Freiberg started off playing fiddle in a jugband while still early in his teens, if I'm not entirely mistaken. He was considered too poor at the piano, though - prompting the recruitment of Nicky Hopkins to the fold. But he turned into a highly effective bass player with QMS, and his vocal inputs there were often underrated (IMO) - for instance, it's hard to imagine a track like "Pride of Man" sung by anybody else than him. Although his voice was rawer and less technically 'controlled' than Balin's, he was a nice replacement. Freiberg's "Harp Tree Lament" (from Tollbooth) attests to his skills as both songwriter, lyricist, arranger and singer. I love that one.
    "Improvisation is not an excuse for musical laziness" - Fred Frith
    "[...] things that we never dreamed of doing in Crimson or in any band that I've been in," - Tony Levin speaking of SGM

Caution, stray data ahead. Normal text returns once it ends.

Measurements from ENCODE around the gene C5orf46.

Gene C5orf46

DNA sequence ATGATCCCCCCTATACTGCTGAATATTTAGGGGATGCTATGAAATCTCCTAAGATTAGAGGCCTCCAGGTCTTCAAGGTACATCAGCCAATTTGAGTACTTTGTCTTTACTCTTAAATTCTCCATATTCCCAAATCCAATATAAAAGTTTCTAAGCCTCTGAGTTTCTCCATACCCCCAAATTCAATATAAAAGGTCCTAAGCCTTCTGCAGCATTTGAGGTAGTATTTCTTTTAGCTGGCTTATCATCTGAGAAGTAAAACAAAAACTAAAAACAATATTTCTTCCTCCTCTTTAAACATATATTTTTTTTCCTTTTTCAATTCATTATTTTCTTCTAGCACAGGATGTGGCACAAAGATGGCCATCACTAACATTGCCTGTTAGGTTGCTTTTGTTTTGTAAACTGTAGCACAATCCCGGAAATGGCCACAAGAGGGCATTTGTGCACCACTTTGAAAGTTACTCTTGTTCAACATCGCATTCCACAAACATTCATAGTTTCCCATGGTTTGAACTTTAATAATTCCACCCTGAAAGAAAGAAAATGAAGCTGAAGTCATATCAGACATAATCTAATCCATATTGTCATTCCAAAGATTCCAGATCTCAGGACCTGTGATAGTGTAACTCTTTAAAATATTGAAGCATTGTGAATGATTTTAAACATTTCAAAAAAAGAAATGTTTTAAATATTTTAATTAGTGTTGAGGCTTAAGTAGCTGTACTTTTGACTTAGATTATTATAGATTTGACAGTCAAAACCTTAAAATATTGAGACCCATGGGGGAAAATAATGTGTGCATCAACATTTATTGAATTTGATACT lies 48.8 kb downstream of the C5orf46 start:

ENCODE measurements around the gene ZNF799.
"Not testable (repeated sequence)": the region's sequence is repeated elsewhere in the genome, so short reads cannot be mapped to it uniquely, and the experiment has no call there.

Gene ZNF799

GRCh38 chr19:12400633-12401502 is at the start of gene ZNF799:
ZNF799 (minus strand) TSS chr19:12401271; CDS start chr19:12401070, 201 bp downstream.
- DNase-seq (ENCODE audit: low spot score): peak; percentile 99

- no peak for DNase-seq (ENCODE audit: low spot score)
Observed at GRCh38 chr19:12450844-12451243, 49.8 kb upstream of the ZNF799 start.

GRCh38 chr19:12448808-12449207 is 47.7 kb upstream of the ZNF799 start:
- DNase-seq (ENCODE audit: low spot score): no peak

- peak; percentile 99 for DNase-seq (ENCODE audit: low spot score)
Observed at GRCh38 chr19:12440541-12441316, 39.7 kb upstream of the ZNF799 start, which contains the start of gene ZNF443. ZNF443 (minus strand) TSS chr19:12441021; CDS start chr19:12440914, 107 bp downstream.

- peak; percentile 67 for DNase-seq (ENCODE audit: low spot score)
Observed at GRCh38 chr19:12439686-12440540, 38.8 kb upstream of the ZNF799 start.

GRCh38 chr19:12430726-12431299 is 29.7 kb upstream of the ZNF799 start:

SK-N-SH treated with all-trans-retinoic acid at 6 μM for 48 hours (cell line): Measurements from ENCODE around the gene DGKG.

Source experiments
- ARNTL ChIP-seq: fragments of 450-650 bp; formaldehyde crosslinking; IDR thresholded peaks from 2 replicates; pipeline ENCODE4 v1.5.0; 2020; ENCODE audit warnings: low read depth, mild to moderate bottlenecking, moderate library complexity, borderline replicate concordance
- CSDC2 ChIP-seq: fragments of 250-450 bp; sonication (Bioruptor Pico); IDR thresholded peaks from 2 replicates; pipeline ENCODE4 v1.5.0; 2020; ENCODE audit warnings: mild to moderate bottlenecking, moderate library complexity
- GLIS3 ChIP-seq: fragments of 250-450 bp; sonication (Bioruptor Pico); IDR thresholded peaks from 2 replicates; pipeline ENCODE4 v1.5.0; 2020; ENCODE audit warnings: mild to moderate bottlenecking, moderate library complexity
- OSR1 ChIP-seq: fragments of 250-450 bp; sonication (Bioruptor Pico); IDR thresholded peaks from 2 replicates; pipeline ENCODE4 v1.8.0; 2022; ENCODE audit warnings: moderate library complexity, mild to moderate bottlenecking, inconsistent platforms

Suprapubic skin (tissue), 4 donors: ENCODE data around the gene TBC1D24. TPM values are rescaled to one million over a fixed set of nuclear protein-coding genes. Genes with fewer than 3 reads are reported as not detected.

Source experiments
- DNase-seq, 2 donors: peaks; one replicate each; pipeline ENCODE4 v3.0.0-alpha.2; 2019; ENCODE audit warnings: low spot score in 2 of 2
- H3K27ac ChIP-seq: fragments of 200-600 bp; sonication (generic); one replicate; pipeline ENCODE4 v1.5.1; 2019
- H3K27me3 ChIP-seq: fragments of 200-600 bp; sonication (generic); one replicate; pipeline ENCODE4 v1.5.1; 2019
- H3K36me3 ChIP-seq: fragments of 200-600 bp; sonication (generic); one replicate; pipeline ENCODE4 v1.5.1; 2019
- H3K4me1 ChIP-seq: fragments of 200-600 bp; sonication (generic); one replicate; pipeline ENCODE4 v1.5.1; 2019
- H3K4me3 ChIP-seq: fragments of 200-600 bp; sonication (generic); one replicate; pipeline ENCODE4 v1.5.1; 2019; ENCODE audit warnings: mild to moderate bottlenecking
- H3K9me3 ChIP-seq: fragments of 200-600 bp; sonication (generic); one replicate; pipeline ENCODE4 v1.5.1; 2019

4. #4
    Quote Originally Posted by Scrotum Scissor View Post
    Freiberg started off playing fiddle in a jugband while still early in his teens, if I'm not entirely mistaken. He was considered too poor at the piano, though - prompting the recruitment of Nicky Hopkins to the fold. But he turned into a highly effective bass player with QMS, and his vocal inputs there were often underrated (IMO) - for instance, it's hard to imagine a track like "Pride of Man" sung by anybody else than him. Although his voice was rawer and less technically 'controlled' than Balin's, he was a nice replacement. Freiberg's "Harp Tree Lament" (from Tollbooth) attests to his skills as both songwriter, lyricist, arranger and singer. I love that one.
    I guess just about all the San Francisco musicians started off in jug bands, or playing some form of "folk music", didn't they? Seems that way, anyway.